Skip to content

Guelph Sports Hall of Fame inducts four

Former Guelph Biltmore Chuck Henderson says honor 'makes my life complete'
0
chuck henderson
Chuck Henderson poses with the plaque that will hang in the Guelph Sports Hall of Fame Wednesday night at the Kiwanis Club of Guelph's 30th annual Sports Celebrity Dinner. A member of the Guelph Biltmore Mad Hatters that won the 1952 Memorial Cup championship, Henderson was inducted in the veteran athletes category. Rob Massey for GuelphToday

For Chuck Henderson, the 30th edition of the Kiwanis Club of Guelph's Sports Celebrity Dinner and the Guelph Sports Hall of Fame induction ceremonies Wednesday night at the Italian Canadian Club couldn't start soon enough.
"I'm so excited and honoured. It makes my life complete to be here," the 84-year-old said as he sat in the club's lounge half an hour before he and the other inductees would be paraded into the banquet hall. "I thought it was so exciting when they told me about it and I couldn't wait."
A member of the Guelph Biltmore Mad Hatters junior hockey team that won the national Memorial Cup title in 1952, Henderson was the veteran athlete of the Hall of Fame's Class of 2016. Other inductees were Guelph native and rugby player Maria Gallo in the athlete category, Atlanta Falcons general manager and former Guelph Gryphons and Centennial CVI football player Thomas Dimitroff Jr. in the builders category and the 1997-98 Guelph Storm hockey team that was edged in overtime in that season's Memorial Cup final in the team category.
"I know a lot of the fellows who are in here and I played with some of them like Aldo Guidolin and Louie (Fontinato)," Henderson said. "I never played with Bill Sweeney, but I knew Bill quite well. To be honoured with them, that's quite an honour for me."
Henderson came to Guelph in 1949 after he'd been signed by the New York Rangers organization when he was 14. The Biltmore Mad Hatters were one of their top junior teams at the time and he came to the Royal City to play with them. After a season of junior B in town, Henderson was an important member of the Biltmore Mad Hatters in their championship season, his second with the team, when he had 50 goals and 41 assists in 52 games.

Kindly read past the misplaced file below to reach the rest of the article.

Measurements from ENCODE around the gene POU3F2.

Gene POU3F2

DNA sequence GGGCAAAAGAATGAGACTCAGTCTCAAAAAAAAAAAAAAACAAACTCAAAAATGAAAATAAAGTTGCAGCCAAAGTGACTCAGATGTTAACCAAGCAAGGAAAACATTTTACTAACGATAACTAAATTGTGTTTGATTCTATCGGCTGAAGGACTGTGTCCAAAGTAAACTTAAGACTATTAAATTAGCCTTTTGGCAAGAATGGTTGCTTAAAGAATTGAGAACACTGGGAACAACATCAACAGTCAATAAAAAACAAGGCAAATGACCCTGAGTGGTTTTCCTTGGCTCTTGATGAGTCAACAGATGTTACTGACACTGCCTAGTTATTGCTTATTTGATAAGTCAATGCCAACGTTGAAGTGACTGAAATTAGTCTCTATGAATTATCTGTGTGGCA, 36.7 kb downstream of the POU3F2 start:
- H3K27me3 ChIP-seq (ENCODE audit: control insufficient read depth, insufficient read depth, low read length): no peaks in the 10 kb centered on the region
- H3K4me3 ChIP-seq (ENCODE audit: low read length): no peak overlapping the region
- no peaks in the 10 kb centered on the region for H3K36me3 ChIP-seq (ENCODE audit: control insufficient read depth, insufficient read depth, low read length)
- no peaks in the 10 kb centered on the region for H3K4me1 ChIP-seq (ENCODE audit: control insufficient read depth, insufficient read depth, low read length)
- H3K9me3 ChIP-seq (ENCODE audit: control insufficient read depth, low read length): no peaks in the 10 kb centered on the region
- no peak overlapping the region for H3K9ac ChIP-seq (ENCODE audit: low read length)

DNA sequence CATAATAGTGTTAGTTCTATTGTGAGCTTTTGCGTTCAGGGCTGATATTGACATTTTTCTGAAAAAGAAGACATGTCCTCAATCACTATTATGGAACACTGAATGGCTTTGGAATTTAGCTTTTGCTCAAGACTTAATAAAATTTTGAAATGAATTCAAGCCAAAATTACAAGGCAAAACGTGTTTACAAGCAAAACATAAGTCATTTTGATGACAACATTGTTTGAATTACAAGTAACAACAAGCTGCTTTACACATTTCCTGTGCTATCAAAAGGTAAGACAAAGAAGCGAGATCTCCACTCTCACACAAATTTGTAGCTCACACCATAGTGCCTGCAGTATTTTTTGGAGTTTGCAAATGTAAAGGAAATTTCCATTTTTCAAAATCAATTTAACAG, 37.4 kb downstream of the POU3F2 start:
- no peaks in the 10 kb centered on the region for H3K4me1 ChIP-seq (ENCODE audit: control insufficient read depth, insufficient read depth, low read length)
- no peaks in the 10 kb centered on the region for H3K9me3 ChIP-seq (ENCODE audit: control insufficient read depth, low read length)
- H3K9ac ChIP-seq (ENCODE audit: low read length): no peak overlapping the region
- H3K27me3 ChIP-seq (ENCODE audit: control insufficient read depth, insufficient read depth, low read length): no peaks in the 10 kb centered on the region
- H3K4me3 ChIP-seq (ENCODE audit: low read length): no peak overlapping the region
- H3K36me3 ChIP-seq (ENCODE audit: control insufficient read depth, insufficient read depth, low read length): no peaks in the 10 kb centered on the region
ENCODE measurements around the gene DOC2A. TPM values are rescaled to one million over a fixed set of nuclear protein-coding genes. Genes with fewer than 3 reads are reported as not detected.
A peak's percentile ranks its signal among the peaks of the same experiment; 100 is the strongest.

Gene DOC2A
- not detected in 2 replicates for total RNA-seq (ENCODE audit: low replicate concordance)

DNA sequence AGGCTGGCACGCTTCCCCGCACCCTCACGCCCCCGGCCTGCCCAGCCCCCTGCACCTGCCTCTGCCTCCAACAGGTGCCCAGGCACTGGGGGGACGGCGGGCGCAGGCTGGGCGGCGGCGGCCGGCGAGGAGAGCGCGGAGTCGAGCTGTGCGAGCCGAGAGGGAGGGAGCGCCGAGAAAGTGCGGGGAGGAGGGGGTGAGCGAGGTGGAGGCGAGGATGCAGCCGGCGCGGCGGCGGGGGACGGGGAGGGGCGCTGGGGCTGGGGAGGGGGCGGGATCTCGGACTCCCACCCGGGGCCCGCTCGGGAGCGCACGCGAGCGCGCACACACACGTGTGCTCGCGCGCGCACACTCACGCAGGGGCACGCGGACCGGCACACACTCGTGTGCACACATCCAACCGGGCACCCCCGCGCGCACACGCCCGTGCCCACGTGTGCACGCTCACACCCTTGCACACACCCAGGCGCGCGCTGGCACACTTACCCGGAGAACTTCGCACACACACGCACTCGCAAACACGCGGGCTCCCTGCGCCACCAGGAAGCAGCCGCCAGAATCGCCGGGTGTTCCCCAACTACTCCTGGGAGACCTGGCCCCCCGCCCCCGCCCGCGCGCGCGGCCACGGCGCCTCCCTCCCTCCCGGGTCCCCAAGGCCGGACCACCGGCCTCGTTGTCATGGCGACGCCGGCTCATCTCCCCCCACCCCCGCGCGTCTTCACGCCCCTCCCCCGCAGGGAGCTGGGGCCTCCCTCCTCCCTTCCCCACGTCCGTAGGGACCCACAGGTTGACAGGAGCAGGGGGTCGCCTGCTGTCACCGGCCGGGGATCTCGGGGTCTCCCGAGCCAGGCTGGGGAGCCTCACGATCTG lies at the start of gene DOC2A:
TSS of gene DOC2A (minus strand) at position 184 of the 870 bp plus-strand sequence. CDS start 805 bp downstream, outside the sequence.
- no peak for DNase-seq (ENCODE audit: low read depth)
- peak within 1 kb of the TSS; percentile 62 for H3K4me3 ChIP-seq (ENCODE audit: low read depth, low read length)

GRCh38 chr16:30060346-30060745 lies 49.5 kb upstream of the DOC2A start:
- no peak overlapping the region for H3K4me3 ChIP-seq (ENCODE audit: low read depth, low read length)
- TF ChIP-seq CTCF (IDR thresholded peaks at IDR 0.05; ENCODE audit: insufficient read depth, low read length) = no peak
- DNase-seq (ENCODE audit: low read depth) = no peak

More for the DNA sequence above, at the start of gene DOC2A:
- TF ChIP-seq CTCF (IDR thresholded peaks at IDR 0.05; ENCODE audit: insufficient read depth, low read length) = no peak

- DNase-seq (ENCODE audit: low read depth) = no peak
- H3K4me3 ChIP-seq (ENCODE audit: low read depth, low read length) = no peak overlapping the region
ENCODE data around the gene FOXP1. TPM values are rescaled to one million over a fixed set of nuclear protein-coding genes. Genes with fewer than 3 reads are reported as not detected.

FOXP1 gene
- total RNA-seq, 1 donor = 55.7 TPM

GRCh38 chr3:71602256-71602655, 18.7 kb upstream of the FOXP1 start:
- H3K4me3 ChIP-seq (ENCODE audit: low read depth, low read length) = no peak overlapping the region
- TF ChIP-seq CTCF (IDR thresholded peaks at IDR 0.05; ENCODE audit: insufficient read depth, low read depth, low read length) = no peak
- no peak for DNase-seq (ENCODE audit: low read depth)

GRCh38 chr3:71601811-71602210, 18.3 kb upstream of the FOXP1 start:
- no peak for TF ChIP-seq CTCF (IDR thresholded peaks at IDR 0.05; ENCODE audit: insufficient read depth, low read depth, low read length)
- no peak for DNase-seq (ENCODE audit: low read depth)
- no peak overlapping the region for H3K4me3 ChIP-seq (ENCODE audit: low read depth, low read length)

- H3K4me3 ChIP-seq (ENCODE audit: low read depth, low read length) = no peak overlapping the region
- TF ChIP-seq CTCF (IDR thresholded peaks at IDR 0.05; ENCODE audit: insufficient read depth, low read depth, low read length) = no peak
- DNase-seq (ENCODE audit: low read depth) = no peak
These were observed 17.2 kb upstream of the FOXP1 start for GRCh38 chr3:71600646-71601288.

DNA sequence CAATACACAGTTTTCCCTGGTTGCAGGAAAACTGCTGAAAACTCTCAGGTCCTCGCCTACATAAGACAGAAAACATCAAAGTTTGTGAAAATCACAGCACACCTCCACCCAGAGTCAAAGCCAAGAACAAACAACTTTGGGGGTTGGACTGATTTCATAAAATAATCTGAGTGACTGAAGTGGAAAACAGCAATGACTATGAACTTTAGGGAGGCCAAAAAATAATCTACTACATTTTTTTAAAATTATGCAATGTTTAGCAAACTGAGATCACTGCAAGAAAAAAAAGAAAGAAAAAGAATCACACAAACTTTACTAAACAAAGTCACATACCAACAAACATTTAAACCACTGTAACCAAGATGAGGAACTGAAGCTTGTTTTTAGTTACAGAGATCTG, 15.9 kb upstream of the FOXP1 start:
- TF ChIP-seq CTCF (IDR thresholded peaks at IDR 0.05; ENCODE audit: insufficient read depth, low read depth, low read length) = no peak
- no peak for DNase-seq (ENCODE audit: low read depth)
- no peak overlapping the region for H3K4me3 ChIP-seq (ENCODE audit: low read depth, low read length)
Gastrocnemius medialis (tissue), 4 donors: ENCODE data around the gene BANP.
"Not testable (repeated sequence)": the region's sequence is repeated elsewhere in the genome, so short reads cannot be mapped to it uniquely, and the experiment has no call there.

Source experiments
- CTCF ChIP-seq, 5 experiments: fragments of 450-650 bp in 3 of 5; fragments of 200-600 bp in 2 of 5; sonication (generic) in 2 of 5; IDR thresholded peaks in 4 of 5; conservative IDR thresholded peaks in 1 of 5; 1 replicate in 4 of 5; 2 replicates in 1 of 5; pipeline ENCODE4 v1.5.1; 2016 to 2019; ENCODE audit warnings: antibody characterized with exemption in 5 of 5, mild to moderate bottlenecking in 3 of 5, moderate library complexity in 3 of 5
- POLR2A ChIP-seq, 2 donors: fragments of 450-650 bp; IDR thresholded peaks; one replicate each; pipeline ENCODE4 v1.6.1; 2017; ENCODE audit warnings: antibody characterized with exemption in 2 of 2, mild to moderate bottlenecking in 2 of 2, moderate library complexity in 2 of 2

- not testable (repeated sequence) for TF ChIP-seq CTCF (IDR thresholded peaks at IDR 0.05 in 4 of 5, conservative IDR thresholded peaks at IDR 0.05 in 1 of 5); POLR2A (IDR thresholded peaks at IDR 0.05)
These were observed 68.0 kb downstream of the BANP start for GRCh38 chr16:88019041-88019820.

"Winning the Memorial Cup and playing with a bunch of guys, we were all family," he quickly noted as his favourite memories of his playing days. "I played on a lot of other teams, but everyone was an individual and gone, but this team was one big family."
Gallo, now head coach of the varsity women's rugby team at the University of British Columbia, had a stellar playing career that included national university titles with the Guelph Gryphons in 1998 and Alberta Pandas in 2001 and '02 and several years on the Canadian national team.
However, she was a relatively late arrival in the sport as St. James high school didn't participate in girls' rugby when she was a student there.
"I played soccer and volleyball and basketball and everything but," she said. "One of my soccer friends was like 'You get too many penalties in soccer, you should come try out rugby' and I did."
After playing club rugby for Guelph Highland, Gryphon coach Jim Atkinson asked her to play for the University of Guelph team.
"I did and it just started from there," she said. "I was definitely a late bloomer, very physical but skill wise, you develop those as you get older. I just loved the grit of the sport. It was my niche and I just had to be me on the field and it went from there."
Dimitroff came to Guelph when his father, Tom Sr., took became head coach of the Guelph Gryphons. Now Thomas is one of the longest-serving general managers in the National Football League.
"When I heard that I was going to be inducted, I first thought of my father because I know how important the city of Guelph was to him," Dimitroff said. "Being recognized in a city around so many great people that I feel so strongly about and I will for the rest of my life means a great deal for me."
The 1997-98 Guelph Storm team was the first Storm squad to hoist the J. Ross Robertson Cup as champions of the Ontario Hockey League. They went 42-18-6 to post the league's best regular-season record, then won playoff series with Sudbury, Plymouth and Ottawa, losing a single game on their way to the OHL title.
Players on that team who would go on to play in the NHL included Brian Willsie, Kent McDonell, Manny Malhotra, Chris Hajt, Eric Beaudoin and Brian McGrattan.

 



Comments